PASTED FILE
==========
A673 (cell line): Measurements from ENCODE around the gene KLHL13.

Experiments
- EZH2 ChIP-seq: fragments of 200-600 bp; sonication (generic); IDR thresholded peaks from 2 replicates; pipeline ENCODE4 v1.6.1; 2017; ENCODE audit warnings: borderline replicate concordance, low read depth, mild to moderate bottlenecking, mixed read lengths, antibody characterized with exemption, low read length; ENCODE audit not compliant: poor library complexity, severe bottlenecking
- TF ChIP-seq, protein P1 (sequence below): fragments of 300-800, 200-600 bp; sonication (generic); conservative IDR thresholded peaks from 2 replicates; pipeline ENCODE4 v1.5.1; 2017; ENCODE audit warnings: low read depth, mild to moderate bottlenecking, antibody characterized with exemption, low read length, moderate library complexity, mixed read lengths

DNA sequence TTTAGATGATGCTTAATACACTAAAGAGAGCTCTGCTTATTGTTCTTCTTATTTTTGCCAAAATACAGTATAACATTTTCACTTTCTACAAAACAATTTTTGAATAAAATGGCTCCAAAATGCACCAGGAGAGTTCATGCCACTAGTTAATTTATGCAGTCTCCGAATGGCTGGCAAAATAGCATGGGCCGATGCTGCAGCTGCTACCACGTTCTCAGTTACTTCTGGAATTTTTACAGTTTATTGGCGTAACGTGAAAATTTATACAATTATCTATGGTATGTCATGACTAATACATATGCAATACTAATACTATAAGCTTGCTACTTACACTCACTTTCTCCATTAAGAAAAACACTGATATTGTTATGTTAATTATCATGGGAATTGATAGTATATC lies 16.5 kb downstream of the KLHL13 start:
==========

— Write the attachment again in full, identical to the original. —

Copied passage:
A673 (cell line): Measurements from ENCODE around the gene KLHL13.

Experiments
- EZH2 ChIP-seq: fragments of 200-600 bp; sonication (generic); IDR thresholded peaks from 2 replicates; pipeline ENCODE4 v1.6.1; 2017; ENCODE audit warnings: borderline replicate concordance, low read depth, mild to moderate bottlenecking, mixed read lengths, antibody characterized with exemption, low read length; ENCODE audit not compliant: poor library complexity, severe bottlenecking
- TF ChIP-seq, protein P1 (sequence below): fragments of 300-800, 200-600 bp; sonication (generic); conservative IDR thresholded peaks from 2 replicates; pipeline ENCODE4 v1.5.1; 2017; ENCODE audit warnings: low read depth, mild to moderate bottlenecking, antibody characterized with exemption, low read length, moderate library complexity, mixed read lengths

DNA sequence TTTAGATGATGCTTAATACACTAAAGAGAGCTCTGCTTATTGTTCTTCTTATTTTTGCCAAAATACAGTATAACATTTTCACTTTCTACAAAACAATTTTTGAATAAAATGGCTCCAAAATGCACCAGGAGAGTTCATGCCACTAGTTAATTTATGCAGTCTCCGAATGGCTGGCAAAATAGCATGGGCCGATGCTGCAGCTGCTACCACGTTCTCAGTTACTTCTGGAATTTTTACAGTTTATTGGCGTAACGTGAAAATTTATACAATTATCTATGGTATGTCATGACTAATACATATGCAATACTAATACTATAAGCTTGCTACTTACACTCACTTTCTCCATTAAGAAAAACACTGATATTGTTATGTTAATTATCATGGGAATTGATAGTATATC lies 16.5 kb downstream of the KLHL13 start: